From Page to Screen: Excerpts From Martha Gellhorn's Wartime Writing


A luxury hotel becomes an unlikely hospital

The Palace Hotel has its old furniture, but it smelled of ether and was crowded with bandaged men. It is the first military hospital of Madrid now. I went around to the operating room, which used to be the reading room.

There were bloody stretchers piled in the hall, but it was quiet this afternoon. The Empire bookcases, where they used to keep dull reading for the hotels guests, were now used for bandages and hypodermic needles and surgical instruments, and there were brilliant lights in the cut-glass chandeliers to make operating easier. The nurse on duty told me about the men on the sixth floor and I went up to see them.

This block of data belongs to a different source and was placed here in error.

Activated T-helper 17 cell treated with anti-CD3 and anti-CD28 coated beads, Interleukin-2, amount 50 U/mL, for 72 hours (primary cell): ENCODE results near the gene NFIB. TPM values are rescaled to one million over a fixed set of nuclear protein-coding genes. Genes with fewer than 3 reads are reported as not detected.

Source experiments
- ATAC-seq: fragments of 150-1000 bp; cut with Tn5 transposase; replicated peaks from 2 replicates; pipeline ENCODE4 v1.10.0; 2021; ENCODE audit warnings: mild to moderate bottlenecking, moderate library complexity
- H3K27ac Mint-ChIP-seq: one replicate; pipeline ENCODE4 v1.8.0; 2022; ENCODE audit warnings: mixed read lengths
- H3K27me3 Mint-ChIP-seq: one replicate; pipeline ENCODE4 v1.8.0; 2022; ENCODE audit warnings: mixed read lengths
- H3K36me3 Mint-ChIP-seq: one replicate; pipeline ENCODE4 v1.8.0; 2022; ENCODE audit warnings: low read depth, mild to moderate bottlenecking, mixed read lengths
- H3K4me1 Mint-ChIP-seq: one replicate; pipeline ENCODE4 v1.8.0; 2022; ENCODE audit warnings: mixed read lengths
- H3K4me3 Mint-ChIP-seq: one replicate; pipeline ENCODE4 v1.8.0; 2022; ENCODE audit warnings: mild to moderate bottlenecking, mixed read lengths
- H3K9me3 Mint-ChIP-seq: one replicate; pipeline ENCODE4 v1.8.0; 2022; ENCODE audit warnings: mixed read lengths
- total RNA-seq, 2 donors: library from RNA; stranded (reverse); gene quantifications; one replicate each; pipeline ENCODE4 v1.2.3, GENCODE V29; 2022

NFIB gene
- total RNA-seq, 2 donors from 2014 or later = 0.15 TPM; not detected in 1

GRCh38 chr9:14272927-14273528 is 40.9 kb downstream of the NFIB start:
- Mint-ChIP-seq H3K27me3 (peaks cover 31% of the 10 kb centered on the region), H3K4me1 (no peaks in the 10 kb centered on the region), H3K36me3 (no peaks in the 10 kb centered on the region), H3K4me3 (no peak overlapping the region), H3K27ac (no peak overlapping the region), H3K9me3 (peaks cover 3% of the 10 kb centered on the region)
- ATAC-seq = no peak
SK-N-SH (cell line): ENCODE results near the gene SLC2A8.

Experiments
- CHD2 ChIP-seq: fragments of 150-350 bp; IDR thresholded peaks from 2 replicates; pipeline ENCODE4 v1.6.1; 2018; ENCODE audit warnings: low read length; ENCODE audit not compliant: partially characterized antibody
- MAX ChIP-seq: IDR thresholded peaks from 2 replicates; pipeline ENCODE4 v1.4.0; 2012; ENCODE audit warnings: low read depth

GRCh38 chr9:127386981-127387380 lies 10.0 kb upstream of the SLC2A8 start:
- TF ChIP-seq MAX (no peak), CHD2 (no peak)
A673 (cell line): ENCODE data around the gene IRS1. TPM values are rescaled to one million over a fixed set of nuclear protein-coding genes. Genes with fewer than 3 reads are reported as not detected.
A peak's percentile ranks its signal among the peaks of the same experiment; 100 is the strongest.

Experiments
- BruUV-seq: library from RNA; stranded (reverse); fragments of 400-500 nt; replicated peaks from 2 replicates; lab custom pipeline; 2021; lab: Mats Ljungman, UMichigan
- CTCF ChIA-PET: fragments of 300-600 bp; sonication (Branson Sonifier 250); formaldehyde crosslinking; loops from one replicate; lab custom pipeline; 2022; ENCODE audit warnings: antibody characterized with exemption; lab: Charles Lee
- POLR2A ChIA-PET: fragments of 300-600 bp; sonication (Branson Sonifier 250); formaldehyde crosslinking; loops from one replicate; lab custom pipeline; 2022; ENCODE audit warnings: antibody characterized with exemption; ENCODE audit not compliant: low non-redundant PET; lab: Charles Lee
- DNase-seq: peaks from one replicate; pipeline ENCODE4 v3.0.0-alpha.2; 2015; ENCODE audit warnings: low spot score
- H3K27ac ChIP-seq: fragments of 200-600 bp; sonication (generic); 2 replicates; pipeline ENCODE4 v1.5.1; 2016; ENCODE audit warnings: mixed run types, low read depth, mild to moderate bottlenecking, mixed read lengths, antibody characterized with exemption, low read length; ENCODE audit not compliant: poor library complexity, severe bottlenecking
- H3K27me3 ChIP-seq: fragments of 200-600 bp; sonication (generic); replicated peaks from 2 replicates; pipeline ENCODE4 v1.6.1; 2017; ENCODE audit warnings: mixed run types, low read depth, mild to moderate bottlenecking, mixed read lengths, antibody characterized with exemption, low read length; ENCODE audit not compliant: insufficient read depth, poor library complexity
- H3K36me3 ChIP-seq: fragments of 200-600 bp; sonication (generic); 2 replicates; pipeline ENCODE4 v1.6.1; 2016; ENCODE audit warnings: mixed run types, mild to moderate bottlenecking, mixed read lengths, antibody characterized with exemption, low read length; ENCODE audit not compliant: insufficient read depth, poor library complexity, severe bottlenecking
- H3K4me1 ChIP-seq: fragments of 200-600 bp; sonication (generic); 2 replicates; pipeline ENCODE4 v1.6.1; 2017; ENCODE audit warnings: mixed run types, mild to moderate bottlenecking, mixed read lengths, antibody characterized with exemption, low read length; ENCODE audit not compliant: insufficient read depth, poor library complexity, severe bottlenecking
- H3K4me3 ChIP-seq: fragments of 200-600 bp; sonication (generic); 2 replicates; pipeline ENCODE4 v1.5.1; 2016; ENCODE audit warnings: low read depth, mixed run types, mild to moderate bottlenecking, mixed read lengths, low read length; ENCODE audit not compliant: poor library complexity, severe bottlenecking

… The man in the red blouse was a Hungarian; his knee had been smashed by a piece of shell. He was handsome and very polite and refused politely to talk about his wound because it was of no importance. He was alive, he was very lucky, the doctors were fine and his knee would probably get well.

-- "The War in Spain," The Face of War by Martha Gellhorn

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